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Many of the nation's top forecasters agree the economy is expanding vigorously now, but they differ sharply over how robust it will be at year's end, according to a survey released Monday.

The consensus of 51 economists polled in early June by the newsletter Blue Chip Economic Indicators saw the economy growing at a 3.3 percent annual rate from April through June, up a full percentage point over forecasts in the past two months."If so, it would be well above the 2.3 percent annual rate in the first quarter of 1996 and the anemic 0.5 percent pace in the final three months of 1995.

But Robert J. Eggert and Randall Moore, editors of the Sedona, Ariz., newsletter, said there is "considerable uncertainty" about the second half of the year.

"Pessimists (bottom 10 average) believe high levels of consumer debt, slow income growth and this year's rise in interest rates will curtail consumption in the second half, dropping annualized economic growth to around 1.2 percent," they reported.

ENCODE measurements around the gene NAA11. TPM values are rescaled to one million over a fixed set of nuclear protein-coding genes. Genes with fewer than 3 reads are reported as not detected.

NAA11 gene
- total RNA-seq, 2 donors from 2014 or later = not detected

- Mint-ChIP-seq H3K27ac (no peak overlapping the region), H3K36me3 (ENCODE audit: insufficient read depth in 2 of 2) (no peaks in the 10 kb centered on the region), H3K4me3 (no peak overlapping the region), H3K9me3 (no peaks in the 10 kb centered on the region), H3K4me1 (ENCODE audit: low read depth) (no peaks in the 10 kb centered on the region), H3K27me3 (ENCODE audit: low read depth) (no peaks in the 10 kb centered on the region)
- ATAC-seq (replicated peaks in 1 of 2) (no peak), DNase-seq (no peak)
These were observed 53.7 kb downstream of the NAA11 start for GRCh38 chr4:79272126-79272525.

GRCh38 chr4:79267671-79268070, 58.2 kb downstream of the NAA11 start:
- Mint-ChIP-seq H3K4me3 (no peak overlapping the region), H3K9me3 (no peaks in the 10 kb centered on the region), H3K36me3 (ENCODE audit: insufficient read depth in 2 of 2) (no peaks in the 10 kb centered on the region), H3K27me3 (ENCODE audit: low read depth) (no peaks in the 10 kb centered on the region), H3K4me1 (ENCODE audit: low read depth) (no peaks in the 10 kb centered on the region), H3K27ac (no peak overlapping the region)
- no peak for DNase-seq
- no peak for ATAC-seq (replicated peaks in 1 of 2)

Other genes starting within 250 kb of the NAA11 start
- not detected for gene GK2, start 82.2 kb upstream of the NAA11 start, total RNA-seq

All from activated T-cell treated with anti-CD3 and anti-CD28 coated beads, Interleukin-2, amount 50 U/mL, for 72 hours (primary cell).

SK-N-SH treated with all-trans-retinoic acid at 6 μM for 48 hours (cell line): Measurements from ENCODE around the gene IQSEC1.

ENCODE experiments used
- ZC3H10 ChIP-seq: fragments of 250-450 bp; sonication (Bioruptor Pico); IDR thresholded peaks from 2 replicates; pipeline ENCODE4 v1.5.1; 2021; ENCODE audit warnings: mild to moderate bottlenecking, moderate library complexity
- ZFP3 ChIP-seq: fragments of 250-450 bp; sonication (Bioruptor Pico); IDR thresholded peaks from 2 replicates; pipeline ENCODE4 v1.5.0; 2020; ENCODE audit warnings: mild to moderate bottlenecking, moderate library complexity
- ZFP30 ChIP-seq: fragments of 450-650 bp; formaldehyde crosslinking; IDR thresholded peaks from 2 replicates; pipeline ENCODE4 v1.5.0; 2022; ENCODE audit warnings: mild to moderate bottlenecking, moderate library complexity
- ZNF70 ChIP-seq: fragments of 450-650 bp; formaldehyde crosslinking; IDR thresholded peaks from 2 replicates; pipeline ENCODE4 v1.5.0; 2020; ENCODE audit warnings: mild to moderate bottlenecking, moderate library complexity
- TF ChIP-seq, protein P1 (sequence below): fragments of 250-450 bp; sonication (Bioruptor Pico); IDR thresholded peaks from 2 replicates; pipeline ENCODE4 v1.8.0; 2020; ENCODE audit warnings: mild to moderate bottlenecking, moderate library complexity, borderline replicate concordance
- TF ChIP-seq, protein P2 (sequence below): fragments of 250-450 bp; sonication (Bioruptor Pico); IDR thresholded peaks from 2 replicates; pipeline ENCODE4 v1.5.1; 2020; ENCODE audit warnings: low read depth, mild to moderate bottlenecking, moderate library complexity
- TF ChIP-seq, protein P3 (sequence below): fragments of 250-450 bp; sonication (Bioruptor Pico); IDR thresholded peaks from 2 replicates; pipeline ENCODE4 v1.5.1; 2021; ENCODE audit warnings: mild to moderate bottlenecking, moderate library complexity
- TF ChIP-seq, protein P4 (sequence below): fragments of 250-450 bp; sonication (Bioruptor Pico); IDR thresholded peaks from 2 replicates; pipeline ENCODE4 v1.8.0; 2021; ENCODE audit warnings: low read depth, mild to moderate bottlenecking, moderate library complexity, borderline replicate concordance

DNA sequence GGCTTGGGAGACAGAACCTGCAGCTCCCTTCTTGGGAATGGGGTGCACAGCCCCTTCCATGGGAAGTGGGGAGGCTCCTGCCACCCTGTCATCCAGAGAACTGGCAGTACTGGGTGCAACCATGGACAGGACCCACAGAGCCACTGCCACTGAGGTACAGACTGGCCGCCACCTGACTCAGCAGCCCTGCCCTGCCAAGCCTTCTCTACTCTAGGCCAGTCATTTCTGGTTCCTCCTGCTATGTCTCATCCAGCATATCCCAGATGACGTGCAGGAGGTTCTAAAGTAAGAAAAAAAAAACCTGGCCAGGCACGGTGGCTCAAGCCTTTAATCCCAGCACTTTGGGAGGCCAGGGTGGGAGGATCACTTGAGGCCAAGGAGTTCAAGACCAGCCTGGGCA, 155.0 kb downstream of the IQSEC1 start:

"Increasingly, the differences between the forecasts of these two camps has actually risen in recent months as more economic data became available."

The survey was taken before the Labor Department reported Friday that a surprising 340,000 jobs were created in May, twice as many as most analysts had expected and suggesting an even stronger economy.

While that may have affected the forecast for the second quarter, Moore said it probably would not have had any impact on the consensus for the third and fourth quarters - 2.3 percent and 2.0 percent, respectively.

For the year, the forecasters predicted the economy will grow 2.2 percent, down from 2.5 percent in 1995. Their consensus calls for 2.1 percent growth in 1997.

Continued growth will cause little inflationary pressure, the economists believe. The consensus calls for a 2.9 percent increase in the Consumer Price Index this year and a 3 percent rise in 1997.

The CPI, the government's main inflation gauge, rose 2.5 percent last year, the smallest gain since it edged up 1.1 percent in 1986.

The survey participants represent major corporations, banks, universities, economic forecasting services and Wall Street firms.